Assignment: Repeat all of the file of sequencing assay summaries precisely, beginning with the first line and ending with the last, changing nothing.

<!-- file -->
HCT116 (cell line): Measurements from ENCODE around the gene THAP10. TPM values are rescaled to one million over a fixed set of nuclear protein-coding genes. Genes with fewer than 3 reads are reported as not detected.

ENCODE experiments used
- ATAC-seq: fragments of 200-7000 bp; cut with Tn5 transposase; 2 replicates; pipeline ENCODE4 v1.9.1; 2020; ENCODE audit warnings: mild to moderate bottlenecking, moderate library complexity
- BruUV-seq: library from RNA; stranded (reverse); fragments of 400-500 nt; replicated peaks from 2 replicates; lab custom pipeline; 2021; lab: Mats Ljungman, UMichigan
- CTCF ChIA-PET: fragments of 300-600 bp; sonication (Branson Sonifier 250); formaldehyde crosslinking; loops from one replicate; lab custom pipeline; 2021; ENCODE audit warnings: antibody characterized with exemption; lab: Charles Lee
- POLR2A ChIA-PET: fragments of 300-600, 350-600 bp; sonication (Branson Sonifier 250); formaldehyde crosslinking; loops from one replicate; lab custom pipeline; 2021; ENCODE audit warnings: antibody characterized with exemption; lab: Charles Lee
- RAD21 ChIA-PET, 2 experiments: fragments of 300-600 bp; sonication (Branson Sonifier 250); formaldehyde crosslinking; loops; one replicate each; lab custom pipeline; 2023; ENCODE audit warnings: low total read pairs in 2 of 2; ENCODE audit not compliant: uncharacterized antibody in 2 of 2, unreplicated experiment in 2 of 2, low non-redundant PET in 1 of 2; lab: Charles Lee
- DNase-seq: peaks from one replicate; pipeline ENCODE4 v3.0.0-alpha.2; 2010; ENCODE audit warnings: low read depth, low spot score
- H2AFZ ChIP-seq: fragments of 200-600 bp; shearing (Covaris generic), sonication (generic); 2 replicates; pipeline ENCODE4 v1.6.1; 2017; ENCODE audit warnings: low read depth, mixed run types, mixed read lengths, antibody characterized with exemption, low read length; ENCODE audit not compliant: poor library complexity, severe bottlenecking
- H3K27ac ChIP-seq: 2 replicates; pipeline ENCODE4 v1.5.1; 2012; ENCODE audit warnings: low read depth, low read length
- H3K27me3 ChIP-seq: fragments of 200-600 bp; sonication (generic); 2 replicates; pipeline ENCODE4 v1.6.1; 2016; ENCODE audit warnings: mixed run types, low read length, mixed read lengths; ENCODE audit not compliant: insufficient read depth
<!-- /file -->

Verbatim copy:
HCT116 (cell line): Measurements from ENCODE around the gene THAP10. TPM values are rescaled to one million over a fixed set of nuclear protein-coding genes. Genes with fewer than 3 reads are reported as not detected.

ENCODE experiments used
- ATAC-seq: fragments of 200-7000 bp; cut with Tn5 transposase; 2 replicates; pipeline ENCODE4 v1.9.1; 2020; ENCODE audit warnings: mild to moderate bottlenecking, moderate library complexity
- BruUV-seq: library from RNA; stranded (reverse); fragments of 400-500 nt; replicated peaks from 2 replicates; lab custom pipeline; 2021; lab: Mats Ljungman, UMichigan
- CTCF ChIA-PET: fragments of 300-600 bp; sonication (Branson Sonifier 250); formaldehyde crosslinking; loops from one replicate; lab custom pipeline; 2021; ENCODE audit warnings: antibody characterized with exemption; lab: Charles Lee
- POLR2A ChIA-PET: fragments of 300-600, 350-600 bp; sonication (Branson Sonifier 250); formaldehyde crosslinking; loops from one replicate; lab custom pipeline; 2021; ENCODE audit warnings: antibody characterized with exemption; lab: Charles Lee
- RAD21 ChIA-PET, 2 experiments: fragments of 300-600 bp; sonication (Branson Sonifier 250); formaldehyde crosslinking; loops; one replicate each; lab custom pipeline; 2023; ENCODE audit warnings: low total read pairs in 2 of 2; ENCODE audit not compliant: uncharacterized antibody in 2 of 2, unreplicated experiment in 2 of 2, low non-redundant PET in 1 of 2; lab: Charles Lee
- DNase-seq: peaks from one replicate; pipeline ENCODE4 v3.0.0-alpha.2; 2010; ENCODE audit warnings: low read depth, low spot score
- H2AFZ ChIP-seq: fragments of 200-600 bp; shearing (Covaris generic), sonication (generic); 2 replicates; pipeline ENCODE4 v1.6.1; 2017; ENCODE audit warnings: low read depth, mixed run types, mixed read lengths, antibody characterized with exemption, low read length; ENCODE audit not compliant: poor library complexity, severe bottlenecking
- H3K27ac ChIP-seq: 2 replicates; pipeline ENCODE4 v1.5.1; 2012; ENCODE audit warnings: low read depth, low read length
- H3K27me3 ChIP-seq: fragments of 200-600 bp; sonication (generic); 2 replicates; pipeline ENCODE4 v1.6.1; 2016; ENCODE audit warnings: mixed run types, low read length, mixed read lengths; ENCODE audit not compliant: insufficient read depth